The computer aided telephony system 204 comprises an identifier 216 that extracts the identification data 214 from any communication exchange with the telephone 202. The identifier 216 forwards the identification data 214, or data derived therefrom, to a match engine 218 that uses the identification data 214 to retrieve, from a user profiles database 220, the user profile associated with the identification data 214 and, in turn, with the user of the telephone 202. It will be appreciated that the match engine 218 is shown as having retrieved or identified a match between the identification data 214 and a user profile 222 stored within the user profiles database 220.

The user profiles database 220 is, for purposes of illustration, shown as comprising at least one user profile such as the user profile 222 matching the identification data 214. It will also be appreciated that a second or further user profile 224, corresponding to a different user, is also illustrated. The user profiles database 220 may comprise any convenient number of user profiles.

Each user profile is arranged to contain an indication of the applications accessible to the user via the computer 202′. Taking the first user profile 222 as an example, it can be appreciated that it contains data 226 and 228 respectively identifying the applications 208 to 210 accessible or used by the computer 202′. Therefore, in response to a communication from the telephone 202, it is reasonable to assume that any such communication is related to one of the applications 208 to 210.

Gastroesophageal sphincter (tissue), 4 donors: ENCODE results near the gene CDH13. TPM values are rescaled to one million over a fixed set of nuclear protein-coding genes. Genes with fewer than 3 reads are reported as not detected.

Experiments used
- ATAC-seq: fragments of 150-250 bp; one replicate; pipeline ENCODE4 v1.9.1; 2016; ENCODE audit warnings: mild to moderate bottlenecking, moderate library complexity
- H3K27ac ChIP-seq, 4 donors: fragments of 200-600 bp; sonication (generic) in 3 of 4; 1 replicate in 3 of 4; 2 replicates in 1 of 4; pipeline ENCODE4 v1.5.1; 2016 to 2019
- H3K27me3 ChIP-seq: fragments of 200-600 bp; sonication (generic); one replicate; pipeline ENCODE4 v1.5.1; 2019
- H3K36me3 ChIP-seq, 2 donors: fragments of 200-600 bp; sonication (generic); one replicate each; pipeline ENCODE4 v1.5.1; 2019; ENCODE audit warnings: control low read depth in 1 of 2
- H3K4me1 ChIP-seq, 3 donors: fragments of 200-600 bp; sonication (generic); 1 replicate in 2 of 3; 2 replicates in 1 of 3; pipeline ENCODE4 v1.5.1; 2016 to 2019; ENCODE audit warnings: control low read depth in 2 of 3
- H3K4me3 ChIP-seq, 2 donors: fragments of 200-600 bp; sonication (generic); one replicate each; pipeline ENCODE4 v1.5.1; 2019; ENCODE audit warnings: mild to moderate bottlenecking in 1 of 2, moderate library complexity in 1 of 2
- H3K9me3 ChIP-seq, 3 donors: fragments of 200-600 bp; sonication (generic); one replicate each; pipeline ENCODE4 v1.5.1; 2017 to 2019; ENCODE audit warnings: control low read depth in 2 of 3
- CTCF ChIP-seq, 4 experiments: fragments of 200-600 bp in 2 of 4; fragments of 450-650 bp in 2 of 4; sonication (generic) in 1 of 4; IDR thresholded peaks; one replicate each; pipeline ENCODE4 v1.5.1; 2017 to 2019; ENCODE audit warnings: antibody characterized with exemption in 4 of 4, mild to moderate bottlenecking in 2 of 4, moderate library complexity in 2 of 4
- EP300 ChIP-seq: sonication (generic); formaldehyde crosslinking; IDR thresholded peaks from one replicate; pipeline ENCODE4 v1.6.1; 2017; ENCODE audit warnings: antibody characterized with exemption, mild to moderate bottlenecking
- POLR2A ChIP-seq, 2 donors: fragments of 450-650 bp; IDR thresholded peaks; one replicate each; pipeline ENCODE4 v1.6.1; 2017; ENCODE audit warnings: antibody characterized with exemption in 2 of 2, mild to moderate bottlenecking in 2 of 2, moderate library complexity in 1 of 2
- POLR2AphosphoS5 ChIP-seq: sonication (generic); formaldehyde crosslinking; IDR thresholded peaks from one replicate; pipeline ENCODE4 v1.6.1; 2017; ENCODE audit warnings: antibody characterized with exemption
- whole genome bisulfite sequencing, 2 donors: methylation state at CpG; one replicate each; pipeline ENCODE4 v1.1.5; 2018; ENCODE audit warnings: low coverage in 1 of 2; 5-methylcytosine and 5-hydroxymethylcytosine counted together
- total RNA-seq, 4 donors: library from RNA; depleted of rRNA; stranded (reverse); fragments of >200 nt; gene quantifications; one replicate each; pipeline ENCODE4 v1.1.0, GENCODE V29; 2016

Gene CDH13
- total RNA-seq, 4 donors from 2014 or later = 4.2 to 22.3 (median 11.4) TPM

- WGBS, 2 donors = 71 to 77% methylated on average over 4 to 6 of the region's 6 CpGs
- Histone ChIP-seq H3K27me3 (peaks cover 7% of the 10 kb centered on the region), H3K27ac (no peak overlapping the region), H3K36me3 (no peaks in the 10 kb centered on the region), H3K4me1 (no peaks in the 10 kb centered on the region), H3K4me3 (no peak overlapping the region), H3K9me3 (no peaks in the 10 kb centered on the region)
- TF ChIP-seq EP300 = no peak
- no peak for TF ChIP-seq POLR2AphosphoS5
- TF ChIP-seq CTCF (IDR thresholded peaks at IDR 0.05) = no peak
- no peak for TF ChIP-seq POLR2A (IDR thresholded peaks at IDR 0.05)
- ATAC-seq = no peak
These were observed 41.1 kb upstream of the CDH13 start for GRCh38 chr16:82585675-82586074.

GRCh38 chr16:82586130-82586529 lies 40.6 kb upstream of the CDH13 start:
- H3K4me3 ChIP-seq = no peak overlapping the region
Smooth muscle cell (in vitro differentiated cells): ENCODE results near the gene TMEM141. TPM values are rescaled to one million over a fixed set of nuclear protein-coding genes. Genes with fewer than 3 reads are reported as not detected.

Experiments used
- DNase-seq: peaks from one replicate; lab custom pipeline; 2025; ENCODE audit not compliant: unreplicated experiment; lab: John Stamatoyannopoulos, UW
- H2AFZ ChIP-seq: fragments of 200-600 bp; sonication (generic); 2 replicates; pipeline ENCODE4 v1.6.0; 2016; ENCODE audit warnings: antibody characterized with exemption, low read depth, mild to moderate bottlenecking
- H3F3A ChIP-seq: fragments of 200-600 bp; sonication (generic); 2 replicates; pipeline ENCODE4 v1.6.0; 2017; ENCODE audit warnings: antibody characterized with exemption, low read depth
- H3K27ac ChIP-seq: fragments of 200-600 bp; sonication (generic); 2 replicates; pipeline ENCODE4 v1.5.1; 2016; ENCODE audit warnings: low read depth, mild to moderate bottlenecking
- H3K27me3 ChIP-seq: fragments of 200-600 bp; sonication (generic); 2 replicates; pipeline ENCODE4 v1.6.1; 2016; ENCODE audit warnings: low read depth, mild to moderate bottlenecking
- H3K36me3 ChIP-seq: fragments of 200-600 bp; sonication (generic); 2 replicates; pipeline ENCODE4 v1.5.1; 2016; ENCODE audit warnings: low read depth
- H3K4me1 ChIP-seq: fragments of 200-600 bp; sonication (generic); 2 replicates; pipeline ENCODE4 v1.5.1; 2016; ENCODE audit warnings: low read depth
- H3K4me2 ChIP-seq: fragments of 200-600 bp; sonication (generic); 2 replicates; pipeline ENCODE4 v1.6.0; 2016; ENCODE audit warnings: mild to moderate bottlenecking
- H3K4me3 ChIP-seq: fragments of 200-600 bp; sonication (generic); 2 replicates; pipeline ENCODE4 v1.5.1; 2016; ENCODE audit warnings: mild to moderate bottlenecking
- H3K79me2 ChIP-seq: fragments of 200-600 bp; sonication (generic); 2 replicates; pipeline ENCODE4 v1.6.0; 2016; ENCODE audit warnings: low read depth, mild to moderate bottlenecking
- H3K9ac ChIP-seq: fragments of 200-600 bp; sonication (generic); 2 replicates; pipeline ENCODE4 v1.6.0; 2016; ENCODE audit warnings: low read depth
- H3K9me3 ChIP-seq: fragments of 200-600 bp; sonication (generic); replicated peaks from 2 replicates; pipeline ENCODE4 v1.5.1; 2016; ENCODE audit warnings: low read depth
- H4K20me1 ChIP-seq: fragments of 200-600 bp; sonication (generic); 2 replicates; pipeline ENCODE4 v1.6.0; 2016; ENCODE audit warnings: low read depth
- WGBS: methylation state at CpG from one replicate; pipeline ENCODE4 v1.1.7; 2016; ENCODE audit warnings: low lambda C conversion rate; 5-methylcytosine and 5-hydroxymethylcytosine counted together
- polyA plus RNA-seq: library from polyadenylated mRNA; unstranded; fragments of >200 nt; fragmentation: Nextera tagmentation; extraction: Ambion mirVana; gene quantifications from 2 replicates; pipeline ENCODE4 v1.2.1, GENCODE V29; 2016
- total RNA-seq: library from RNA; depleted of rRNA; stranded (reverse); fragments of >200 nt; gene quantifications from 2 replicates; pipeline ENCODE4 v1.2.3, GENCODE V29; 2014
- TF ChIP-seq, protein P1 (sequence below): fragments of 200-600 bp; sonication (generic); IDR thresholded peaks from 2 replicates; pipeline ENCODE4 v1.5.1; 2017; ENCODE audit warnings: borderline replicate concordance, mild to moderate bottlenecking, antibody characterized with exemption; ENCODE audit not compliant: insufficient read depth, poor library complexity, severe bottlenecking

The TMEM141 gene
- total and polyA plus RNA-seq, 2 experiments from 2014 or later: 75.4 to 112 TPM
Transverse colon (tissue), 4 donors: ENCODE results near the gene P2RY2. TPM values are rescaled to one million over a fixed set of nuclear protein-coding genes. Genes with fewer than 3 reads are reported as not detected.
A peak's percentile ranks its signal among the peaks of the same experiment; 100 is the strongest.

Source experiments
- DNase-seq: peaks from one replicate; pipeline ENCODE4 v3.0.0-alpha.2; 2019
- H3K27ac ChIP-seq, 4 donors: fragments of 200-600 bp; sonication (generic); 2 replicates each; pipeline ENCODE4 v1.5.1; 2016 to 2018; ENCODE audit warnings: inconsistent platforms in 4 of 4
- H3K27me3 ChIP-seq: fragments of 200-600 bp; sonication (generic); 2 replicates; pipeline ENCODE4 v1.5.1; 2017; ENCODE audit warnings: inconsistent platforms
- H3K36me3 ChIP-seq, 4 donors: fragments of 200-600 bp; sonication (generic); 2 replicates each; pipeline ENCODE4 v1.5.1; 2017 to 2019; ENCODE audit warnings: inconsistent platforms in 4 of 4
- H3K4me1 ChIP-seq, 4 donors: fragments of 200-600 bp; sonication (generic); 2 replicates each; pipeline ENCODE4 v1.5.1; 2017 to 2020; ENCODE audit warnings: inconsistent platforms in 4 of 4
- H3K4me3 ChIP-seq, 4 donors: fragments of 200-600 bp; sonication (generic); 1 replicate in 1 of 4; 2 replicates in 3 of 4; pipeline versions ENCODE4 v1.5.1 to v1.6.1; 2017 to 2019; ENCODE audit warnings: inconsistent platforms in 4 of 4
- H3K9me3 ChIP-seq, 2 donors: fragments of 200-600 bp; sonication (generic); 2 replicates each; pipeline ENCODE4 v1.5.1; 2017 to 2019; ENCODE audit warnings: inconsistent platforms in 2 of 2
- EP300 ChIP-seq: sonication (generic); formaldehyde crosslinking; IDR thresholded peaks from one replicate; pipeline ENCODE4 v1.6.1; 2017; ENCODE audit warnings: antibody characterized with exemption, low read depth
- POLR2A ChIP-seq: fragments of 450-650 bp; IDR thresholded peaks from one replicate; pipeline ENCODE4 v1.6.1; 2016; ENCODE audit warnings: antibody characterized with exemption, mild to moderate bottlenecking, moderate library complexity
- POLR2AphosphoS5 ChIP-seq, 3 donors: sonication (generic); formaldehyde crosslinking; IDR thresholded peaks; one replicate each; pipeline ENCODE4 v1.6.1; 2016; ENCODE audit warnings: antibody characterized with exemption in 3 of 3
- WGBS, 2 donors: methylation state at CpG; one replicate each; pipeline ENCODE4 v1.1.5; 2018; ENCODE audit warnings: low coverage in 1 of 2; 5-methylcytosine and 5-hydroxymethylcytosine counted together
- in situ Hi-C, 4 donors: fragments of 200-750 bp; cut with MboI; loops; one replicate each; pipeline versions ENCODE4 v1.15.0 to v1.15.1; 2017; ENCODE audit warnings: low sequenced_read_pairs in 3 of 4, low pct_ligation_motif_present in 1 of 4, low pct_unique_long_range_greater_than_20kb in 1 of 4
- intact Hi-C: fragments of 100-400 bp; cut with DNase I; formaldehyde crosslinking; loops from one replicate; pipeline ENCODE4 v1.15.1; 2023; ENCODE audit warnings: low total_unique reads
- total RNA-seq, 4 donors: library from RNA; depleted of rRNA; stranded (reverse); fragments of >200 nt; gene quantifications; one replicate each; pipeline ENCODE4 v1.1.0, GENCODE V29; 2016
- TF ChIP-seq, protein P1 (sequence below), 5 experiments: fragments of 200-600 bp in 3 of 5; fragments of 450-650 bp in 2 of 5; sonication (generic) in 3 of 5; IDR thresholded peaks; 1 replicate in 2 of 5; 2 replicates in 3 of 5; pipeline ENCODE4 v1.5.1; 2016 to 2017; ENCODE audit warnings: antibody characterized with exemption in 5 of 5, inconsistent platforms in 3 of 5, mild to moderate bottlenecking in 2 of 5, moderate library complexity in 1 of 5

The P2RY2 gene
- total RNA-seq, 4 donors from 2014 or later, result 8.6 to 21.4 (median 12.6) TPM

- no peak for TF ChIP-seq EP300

The match engine 218, in light of the above assumption, also has access to a voice applications database 230 that contains a number of voice applications 232 to 234. The voice applications database 230 may comprise one voice application or more than one voice application according to requirements even though only two voice applications 232 and 234 are illustrated. Each voice application 232 to 234 comprises a number of voice menu options. For example, the first voice application 232 comprises voice menu options 236 to 238 but can comprise any convenient or appropriate number of menu options according to the anticipated needs of a user. Similarly, the other voice application 234 also comprises a number of voice menu options 240 to 242. Each voice application 232 to 234 has been illustrated as comprising respective pairs of voice menu options. However, each voice application 232 to 234 can comprise any appropriate or convenient number of voice menu options.

Each voice application 232 to 234 is arranged to correspond to a respective user profile. It can be appreciated that each user profile 222 to 224 comprises an indication 244 to 246 of a respective voice application. The voice application indications 244 to 246 are used by the match engine 218 as an index to retrieve an appropriate voice application from the voice applications database 230.

The voice menu options can be expressed in many forms such as, for example, text, for processing by a text-to-speech engine, or digitised speech. The voice application menu options are used to output data as part of an interaction with the user via the telephone 202 in an attempt to determine the user's purpose in making the call. Each voice menu option is associated with a respective application of the applications 208 to 210. Therefore, by tailoring the voice applications 232 to 234 according to the contents of the user profiles 222 to 224, the user should have a more focused interaction with the computer aided telephony system 204, that is, the user will be presented with voice menu options that are potentially more relevant to the user than voice menu options presented by a more generic voice application of, or voice interface to, the computer aided telephony system 204.